- Maulana Wahiduddin Khan
Islam and the Modern Man
The problems that confront man in the present age can all be traced, directly or indirectly, to one underlying cause: the separation of man from God. In this modern age man has acquired many material comforts, but he has lost his faith in God. Material progress has provided man with plenty of physical nourishment, but it has left his soul to starve. The soul is essential to the life of the body. If it is separated from the body entirely, then the body dies; and if it is deprived of spiritual nourishment, then it starves in the same way as the body does. It is this spiritual nourishment, which the Quran describes as ‘better and more lasting’ (20: 131). And this is what Prophet Jesus was referring to when be said, ‘Man shall not live by bread alone, but by every word that proceeds out of the mouth of God’ (Matthew, 4:4).
The greatest asset that Islam has to offer man today is this belief in God. All religions originally preached the true concept of God, but as time passed, none of them were able to preserve the concept of God in its original form. Some groups turned God into a national fetish. Others took to worshipping a variety of objects in the name of God. In some religions the concept of God was tuned into an abstract philosophy. Thus no religion remained capable of offering a true picture of God. Only, Islam has preserved the true concept of God in a pure and complete form. So only in Islam will modern man find the God he so desperately needs (3:85).
I t is thanks to modern civilization that man has been deprived of God and his soul left to starve. It is this spiritual starvation that has driven some young people in Japan to say: ‘Our culture is a merchant culture, and a merchant culture does not fully cater to man’s needs.’
The phenomenon of the hippy culture is also an expression of modern man’s hunger for true faith in God.
The case of a hippy youth, seen walking down the streets of Delhi, illustrates this point. He was dressed in simple eastern clothes. He wore beads around his neck, rings on his fingers, and bracelets on his wrists. In his hands he held a tambourine. He was from Canada. ‘There I had my own house,’ he said, ‘my own car, a good wife, a suitable job... Here I have no house. I sleep wherever I feel sleepy, even if it happens to be on the pavement. I have no car, no job. My wife has left me.’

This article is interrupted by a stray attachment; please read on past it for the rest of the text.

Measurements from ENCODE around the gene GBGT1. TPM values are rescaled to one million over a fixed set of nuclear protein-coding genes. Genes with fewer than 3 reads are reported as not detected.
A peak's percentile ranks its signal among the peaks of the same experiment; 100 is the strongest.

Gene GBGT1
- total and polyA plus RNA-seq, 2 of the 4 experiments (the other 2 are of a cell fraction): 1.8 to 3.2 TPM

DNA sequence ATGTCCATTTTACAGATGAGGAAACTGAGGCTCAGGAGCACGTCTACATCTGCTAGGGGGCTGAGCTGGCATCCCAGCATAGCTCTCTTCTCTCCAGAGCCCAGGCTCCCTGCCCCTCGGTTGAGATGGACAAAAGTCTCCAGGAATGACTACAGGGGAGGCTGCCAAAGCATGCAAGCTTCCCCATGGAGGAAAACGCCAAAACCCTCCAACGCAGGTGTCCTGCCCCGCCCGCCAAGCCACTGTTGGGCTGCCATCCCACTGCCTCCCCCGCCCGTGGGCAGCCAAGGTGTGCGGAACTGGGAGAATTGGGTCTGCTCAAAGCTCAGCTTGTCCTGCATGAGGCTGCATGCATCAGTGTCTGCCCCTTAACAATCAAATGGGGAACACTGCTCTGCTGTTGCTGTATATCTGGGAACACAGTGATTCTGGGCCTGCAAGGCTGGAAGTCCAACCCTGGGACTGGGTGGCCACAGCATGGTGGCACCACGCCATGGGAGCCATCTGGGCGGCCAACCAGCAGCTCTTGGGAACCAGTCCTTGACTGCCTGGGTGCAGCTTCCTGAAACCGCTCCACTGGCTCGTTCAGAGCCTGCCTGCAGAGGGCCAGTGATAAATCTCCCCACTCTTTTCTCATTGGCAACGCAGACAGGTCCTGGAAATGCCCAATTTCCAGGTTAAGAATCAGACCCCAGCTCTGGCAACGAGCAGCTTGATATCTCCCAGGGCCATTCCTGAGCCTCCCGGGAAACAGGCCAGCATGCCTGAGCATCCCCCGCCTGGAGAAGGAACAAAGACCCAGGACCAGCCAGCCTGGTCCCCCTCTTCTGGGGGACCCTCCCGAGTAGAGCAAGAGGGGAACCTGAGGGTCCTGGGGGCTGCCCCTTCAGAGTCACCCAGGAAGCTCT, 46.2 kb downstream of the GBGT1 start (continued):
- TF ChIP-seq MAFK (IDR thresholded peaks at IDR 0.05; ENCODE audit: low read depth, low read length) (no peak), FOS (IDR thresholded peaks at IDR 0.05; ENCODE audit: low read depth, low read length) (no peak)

‘But why did you leave all these comforts in Canada and come to India to rough it on the road?’ someone asked him.
‘There I was comfortable physically, here I am comfortable spiritually,’ he answered thoughtfully.
Modern civilization has provided man with countless material benefits. But these things have brought comfort to only (one half) of his being; they afford no comfort or satisfaction to the rest other half. Modern man’s loss of inner peace—the result of this contradiction in technological civilization— finds expression in hippyism, boredom, unrest and frustration.
The late Carl Gustav Jung (1875-1961), the renowned Swiss psychologist, made a correct analysis of this modern spiritual malaise when he wrote: “Over the last twenty years people all over the globe have consulted me about their psychological problems. All of my patients who were in the latter stage of their lives, that is, over the age of thirty-five were, in the last analysis, suffering from one thing alone: lack of religious belief. One can truthfully say that each one of them was suffering from a lack of the very thing that present day religions have provided their adherents with, throughout the ages. These people could only be cured by a renewal of their faith in God.”
From the Book: Islam And The Modern Man